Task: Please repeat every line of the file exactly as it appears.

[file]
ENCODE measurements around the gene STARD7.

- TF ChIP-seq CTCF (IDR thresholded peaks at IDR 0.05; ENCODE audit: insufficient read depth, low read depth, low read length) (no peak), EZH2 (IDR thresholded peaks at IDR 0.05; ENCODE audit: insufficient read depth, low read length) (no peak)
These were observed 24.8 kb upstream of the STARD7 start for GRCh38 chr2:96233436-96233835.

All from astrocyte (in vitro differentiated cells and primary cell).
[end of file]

ENCODE measurements around the gene STARD7.

- TF ChIP-seq CTCF (IDR thresholded peaks at IDR 0.05; ENCODE audit: insufficient read depth, low read depth, low read length) (no peak), EZH2 (IDR thresholded peaks at IDR 0.05; ENCODE audit: insufficient read depth, low read length) (no peak)
These were observed 24.8 kb upstream of the STARD7 start for GRCh38 chr2:96233436-96233835.

All from astrocyte (in vitro differentiated cells and primary cell).